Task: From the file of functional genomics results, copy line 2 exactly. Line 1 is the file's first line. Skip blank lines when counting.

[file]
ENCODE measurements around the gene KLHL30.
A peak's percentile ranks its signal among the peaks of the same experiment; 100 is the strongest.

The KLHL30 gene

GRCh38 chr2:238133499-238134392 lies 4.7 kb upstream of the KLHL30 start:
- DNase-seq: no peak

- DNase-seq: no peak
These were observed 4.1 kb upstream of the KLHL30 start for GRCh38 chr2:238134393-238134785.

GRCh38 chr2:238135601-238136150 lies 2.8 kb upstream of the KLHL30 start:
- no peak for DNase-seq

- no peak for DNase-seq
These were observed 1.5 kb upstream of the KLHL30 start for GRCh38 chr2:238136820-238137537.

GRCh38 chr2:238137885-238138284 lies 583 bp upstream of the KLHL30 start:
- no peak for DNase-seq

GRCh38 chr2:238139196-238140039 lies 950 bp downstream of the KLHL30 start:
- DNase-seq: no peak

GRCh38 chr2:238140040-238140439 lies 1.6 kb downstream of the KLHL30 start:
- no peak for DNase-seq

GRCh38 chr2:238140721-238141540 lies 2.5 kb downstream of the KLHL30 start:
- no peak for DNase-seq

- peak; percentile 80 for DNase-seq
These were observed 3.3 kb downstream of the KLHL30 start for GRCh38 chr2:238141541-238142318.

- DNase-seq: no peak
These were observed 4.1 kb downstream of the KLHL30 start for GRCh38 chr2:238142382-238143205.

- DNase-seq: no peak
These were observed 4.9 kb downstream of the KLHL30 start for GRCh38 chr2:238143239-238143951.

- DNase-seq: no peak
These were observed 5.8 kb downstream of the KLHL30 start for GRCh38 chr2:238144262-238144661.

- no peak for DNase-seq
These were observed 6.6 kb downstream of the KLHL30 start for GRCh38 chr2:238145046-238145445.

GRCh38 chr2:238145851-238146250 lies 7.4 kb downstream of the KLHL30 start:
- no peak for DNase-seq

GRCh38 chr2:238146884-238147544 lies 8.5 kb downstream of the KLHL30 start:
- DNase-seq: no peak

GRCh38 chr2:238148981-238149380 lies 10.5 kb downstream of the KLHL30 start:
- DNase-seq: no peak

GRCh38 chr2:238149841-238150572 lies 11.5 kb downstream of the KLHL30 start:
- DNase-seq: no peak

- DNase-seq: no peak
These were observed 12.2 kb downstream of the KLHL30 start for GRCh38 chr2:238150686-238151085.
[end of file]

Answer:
A peak's percentile ranks its signal among the peaks of the same experiment; 100 is the strongest.